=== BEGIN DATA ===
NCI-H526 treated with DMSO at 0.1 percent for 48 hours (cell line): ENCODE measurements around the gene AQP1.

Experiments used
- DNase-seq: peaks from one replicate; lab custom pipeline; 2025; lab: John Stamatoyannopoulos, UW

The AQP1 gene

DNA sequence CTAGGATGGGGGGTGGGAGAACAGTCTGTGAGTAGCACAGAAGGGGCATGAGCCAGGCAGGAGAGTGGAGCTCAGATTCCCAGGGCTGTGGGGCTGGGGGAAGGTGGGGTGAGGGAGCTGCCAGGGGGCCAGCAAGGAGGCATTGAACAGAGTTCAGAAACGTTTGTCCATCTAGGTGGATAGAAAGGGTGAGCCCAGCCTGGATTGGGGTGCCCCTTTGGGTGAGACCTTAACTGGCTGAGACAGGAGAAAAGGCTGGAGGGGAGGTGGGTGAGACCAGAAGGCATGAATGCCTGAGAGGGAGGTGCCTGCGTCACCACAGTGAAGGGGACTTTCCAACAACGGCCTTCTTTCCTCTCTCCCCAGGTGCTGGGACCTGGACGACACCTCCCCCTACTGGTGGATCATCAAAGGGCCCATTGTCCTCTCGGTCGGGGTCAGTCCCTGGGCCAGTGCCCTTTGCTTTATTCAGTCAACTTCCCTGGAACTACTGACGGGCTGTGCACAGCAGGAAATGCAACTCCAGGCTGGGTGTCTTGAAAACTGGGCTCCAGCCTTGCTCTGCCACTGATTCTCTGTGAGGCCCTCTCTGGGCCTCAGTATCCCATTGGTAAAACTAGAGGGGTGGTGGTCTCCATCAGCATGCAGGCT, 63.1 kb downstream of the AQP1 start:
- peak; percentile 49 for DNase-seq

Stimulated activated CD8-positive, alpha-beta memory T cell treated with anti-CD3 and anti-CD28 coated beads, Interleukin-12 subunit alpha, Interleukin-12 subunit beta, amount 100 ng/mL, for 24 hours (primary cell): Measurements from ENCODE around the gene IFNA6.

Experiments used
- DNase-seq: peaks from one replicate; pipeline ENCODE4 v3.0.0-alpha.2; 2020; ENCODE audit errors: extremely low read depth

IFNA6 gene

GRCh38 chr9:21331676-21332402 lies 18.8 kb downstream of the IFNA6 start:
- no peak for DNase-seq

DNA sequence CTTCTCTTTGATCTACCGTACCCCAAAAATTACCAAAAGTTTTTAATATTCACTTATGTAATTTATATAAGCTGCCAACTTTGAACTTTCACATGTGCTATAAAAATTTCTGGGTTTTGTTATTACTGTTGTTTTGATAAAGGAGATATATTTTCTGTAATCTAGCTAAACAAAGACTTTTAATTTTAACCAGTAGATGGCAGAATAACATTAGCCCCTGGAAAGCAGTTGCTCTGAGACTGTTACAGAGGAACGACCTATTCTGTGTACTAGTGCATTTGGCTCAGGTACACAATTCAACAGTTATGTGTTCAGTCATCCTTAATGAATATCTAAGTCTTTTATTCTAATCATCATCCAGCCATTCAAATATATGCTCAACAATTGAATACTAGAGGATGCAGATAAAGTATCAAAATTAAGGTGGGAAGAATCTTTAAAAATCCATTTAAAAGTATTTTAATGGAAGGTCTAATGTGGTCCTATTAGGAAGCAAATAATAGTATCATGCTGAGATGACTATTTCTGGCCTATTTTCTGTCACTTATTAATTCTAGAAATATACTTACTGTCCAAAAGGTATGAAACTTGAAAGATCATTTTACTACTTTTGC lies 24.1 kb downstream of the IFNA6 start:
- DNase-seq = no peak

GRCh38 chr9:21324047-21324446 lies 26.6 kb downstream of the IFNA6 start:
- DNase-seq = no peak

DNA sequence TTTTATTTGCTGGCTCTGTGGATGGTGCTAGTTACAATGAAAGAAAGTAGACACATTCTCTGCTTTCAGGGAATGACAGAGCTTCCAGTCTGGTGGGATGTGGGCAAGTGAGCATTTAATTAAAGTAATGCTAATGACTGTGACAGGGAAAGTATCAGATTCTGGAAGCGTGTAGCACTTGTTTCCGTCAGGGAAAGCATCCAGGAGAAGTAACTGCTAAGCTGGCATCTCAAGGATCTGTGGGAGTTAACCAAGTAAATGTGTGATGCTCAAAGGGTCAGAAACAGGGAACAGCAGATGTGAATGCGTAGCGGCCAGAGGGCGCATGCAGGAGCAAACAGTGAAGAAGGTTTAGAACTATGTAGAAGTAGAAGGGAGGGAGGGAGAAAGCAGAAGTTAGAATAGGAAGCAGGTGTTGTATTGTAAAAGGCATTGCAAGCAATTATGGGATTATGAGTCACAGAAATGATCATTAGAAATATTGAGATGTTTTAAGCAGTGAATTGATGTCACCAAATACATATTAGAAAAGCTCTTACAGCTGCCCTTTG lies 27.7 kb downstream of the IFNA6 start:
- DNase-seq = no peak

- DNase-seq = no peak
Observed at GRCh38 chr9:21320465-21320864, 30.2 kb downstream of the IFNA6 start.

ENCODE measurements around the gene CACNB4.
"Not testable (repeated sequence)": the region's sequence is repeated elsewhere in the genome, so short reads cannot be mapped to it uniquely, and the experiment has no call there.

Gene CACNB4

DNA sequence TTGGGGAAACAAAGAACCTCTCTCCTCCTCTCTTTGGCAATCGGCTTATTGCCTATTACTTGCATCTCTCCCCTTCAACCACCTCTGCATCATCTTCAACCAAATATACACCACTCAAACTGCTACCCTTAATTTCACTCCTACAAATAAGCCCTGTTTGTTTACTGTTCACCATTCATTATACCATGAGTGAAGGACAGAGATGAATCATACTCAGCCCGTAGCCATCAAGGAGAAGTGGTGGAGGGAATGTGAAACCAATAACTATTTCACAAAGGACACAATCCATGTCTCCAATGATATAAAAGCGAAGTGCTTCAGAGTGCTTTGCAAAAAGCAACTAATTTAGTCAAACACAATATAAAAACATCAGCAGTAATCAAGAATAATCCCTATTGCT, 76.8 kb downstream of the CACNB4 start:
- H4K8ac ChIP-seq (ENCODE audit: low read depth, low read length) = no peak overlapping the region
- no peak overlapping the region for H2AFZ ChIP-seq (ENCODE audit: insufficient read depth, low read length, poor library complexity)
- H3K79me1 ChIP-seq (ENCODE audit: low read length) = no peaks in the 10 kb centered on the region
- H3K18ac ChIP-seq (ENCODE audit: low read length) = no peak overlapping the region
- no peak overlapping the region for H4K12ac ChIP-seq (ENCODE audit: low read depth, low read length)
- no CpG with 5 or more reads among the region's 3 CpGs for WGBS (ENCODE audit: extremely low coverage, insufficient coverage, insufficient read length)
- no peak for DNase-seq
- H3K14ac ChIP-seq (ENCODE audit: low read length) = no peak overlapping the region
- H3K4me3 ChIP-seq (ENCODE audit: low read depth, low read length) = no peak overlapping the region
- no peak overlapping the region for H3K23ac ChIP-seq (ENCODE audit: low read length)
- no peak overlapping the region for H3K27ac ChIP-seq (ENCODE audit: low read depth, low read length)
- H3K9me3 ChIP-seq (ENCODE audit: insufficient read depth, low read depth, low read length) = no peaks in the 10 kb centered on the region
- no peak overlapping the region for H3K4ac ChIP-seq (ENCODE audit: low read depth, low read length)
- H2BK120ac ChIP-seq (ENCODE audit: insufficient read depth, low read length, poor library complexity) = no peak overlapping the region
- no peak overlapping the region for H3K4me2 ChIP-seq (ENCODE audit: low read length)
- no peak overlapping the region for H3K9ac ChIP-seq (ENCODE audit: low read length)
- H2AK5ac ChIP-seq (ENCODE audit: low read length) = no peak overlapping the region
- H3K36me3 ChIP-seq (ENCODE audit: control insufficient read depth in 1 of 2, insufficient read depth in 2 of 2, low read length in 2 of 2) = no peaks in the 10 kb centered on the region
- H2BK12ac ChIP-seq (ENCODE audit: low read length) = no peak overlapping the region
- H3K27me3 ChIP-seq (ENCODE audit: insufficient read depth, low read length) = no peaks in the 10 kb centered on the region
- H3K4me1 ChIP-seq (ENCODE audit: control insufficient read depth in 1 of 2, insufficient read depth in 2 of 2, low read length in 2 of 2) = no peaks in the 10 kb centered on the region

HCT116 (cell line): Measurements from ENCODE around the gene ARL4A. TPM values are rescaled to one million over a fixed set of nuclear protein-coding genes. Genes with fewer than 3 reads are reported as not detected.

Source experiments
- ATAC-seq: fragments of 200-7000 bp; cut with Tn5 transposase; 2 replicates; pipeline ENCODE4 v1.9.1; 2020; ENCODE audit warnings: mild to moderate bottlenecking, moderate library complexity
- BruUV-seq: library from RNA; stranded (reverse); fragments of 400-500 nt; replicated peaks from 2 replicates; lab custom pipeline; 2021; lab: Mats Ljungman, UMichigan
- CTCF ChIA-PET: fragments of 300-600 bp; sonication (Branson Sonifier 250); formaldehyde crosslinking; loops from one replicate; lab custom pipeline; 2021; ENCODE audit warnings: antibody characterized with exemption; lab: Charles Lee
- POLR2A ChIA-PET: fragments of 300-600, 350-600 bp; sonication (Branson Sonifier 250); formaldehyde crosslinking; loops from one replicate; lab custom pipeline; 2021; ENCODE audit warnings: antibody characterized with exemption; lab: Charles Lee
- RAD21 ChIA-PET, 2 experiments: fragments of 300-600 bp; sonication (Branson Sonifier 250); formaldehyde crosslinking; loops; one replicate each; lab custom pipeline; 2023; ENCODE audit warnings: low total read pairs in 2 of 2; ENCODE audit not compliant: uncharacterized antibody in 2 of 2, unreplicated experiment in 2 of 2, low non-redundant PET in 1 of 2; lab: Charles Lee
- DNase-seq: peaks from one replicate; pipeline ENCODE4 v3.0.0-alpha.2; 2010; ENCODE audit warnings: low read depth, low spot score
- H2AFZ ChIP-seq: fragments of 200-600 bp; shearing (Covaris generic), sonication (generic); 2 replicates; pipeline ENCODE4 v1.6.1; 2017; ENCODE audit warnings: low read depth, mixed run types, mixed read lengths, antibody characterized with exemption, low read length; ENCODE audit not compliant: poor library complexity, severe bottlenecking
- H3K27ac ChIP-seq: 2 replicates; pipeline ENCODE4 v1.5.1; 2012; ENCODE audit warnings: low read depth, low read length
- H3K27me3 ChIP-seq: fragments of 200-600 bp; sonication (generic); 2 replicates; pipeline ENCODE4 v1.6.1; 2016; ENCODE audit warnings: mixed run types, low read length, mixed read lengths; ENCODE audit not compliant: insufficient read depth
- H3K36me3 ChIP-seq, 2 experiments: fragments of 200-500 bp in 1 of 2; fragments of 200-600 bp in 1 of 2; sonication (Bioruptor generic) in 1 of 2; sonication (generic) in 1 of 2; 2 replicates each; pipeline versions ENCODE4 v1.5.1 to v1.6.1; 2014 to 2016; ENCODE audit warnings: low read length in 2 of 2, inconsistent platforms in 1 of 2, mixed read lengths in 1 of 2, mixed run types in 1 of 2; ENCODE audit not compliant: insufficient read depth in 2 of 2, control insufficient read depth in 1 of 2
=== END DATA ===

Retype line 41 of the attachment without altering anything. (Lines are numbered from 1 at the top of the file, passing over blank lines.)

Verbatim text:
- H2AK5ac ChIP-seq (ENCODE audit: low read length) = no peak overlapping the region